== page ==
Castro pot club sends funds to LGBT charities
by Seth Hemmelgarn
A medical pot club in San Francisco's Castro area has distributed funds to charities just months after opening.
The Apothecarium, 2095 Market Street, recently distributed $1,000 apiece to Maitri and Larkin Street Youth Services, and $500 to Pets Are Wonderful Support.
Co-owner Ryan Hudson said they hadn't expected to make any donations in their first few months, "but in the spirit of the holidays," they wanted to distribute funds and fulfill their commitment. He said the charities are all "wonderful" organizations that offer something "near and dear to our hearts."
Laws governing medical cannabis dispensaries restrict the businesses from turning a profit, so before the shop opened, Hudson pledged to funnel any profits back into the community.
Hudson said they're still paying down construction and other start-up costs for the dispensary, which opened June 21. Those expenses came to "something in the low six figures," and about two-thirds of the costs remain to be paid, he said. He expects to have the expenses paid off this year.
The shop, which sells everything from flowers to baked goods, will become a mutual benefit corporation this month, Hudson said. That means it will be a nonprofit that pays taxes. Also beginning this month, Hudson's taking a salary, but he wouldn't disclose the amount.
"I'm thrilled they actually already have some funds available," said Alan Beach-Nelson, who's HIV-positive and chairs the dispensary's philanthropic advisory committee.
He said checks were distributed December 15-16.
Beach-Nelson, who's the president of the Castro/Eureka Valley Neighborhood Association and isn't involved in managing the pot club, said he's "very optimistic" about the effort's growth.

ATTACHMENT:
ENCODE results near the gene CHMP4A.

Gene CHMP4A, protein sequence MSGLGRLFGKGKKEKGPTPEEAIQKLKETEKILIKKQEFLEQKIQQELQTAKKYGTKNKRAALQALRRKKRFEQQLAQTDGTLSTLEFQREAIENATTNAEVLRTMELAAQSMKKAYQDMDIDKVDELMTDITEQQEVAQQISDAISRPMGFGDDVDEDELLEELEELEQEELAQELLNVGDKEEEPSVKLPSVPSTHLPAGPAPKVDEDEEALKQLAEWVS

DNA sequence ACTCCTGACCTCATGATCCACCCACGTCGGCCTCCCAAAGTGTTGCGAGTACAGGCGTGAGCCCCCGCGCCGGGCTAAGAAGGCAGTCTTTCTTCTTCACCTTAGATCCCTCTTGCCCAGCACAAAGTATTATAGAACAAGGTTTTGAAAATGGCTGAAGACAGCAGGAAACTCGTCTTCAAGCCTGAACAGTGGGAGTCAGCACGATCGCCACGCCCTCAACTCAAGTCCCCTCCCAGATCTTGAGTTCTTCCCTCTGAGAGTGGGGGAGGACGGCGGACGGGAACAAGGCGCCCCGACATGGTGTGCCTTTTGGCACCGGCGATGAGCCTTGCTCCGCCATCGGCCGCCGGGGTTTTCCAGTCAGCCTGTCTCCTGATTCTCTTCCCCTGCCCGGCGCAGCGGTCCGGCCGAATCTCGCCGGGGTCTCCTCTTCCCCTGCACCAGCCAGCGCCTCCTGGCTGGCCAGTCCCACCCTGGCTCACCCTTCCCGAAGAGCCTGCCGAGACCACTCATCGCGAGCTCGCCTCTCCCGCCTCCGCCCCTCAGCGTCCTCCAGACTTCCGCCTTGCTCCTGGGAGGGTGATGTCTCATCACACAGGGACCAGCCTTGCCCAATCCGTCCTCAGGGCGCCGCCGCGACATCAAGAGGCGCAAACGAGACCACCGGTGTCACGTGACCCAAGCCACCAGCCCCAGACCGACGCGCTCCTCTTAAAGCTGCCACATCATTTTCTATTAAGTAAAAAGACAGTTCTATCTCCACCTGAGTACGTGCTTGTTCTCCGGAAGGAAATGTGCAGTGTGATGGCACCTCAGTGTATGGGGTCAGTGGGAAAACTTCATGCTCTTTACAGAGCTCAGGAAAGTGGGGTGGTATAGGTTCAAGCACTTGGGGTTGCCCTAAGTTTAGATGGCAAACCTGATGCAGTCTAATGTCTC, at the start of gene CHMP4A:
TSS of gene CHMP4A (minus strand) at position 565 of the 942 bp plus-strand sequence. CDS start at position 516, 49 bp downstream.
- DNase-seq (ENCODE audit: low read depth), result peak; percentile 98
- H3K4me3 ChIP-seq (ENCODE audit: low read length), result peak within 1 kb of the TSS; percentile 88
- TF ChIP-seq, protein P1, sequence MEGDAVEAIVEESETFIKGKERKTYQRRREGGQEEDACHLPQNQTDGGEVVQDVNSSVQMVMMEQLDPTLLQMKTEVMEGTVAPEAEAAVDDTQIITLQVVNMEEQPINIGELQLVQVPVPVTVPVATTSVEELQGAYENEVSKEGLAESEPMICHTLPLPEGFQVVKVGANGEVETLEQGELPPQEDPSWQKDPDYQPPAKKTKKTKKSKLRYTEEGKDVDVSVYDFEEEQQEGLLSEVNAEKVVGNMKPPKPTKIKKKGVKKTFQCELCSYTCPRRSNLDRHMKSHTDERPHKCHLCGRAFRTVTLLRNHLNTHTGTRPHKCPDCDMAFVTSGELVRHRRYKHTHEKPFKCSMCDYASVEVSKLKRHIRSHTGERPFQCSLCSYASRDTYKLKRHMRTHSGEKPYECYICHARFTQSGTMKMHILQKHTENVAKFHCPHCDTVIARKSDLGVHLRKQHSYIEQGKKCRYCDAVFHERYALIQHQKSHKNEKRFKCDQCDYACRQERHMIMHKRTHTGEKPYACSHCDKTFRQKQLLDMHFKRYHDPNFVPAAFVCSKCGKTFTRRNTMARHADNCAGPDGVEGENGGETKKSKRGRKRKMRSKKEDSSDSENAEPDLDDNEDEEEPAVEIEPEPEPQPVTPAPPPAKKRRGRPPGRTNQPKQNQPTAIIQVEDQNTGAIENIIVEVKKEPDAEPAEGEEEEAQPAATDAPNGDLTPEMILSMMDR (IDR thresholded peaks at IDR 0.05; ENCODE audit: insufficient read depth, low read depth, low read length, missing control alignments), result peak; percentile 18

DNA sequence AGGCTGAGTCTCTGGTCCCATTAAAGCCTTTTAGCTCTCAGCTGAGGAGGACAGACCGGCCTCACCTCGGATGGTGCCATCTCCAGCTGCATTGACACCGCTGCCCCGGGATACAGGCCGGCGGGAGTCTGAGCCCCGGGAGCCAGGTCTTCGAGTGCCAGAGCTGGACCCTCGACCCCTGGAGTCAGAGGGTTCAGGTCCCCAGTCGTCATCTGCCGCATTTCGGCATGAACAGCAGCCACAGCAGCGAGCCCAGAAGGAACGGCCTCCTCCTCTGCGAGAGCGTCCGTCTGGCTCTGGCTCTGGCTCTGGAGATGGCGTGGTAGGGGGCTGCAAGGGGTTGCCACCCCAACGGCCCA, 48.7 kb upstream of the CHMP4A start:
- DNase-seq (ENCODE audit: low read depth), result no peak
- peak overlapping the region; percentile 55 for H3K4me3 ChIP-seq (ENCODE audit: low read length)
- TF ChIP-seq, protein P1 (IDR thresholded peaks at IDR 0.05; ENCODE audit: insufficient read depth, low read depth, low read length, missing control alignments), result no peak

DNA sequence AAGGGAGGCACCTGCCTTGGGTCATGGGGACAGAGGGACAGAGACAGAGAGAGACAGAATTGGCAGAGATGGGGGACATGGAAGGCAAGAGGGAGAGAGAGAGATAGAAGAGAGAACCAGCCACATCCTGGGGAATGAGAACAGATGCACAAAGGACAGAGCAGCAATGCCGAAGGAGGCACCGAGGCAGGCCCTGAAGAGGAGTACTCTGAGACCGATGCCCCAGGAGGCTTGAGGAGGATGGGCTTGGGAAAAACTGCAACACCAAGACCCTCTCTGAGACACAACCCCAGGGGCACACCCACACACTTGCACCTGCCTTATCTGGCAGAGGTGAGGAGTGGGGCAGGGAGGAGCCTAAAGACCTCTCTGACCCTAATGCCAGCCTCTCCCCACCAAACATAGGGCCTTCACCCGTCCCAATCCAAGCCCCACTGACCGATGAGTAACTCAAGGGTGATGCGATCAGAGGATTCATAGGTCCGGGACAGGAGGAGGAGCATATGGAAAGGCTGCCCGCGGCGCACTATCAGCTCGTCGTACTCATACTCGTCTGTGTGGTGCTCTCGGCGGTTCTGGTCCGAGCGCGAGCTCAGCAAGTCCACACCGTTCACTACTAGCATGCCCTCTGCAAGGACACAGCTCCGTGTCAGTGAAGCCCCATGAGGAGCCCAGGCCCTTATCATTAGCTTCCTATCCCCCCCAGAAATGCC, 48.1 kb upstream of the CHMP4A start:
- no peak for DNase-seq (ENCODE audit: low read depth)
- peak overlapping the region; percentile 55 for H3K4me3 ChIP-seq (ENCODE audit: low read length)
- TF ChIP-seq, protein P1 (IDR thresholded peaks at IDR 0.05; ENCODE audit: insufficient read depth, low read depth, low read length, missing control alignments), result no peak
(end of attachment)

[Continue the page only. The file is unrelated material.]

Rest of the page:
He said the committee hasn't yet decided whether other agencies would be selected the next time or when subsequent distributions would be made.
The Apothecarium's checks may seem small compared to the beneficiaries' budgets, but the agencies receiving funds all expressed appreciation.
Larkin Street Youth Services, which works with homeless youth, is one of the agencies that received money from the pot club.
Kathie Lowry, Larkin Street's chief development officer, said the $1,000 it received is "a meaningful gift" that would be used for general operating support. Its budget is $14 million.
The hospice Maitri, which serves men and women living with HIV and AIDS, also received $1,000.
"We're thrilled to receive the support, and will put it directly toward caring for our 15 residents," said Executive Director Michael Smithwick. Maitri has a budget of about $2.5 million.
Smithwick said the gift is "certainly welcome" as his agency works on diversifying funding beyond government contracts toward more private resources.
Pets Are Wonderful Support, which helps the companion animals of low-income people with disabling HIV/AIDS and other illnesses, received $500 from the Apothecarium.
Executive Director Kevin Kosik said, "All gifts are incredibly important."
"We're 100-percent funded by philanthropic support," Kosik added. "We don't have any earned revenue, and we don't take any government funds. We have to raise every dollar from scratch every year from individuals, foundations, and corporations." This year's budget is $1.6 million.
So far, at least one Apothecarium patient is pleased with the dispensary, too.
David Goldman, who also sits on the club's philanthropic committee, uses marijuana for glaucoma and chronic pain. He said the shop is "one of our top dispensaries in the city."
"I just think they give very excellent personal service, and the quality of their medicine is really good," said Goldman, who is gay.
Besides Goldman, Beach-Nelson, and Hudson, the committee also includes Apothecarium co-owner Michael Thompson and Duboce Triangle Neighborhood Association President Dennis Richards.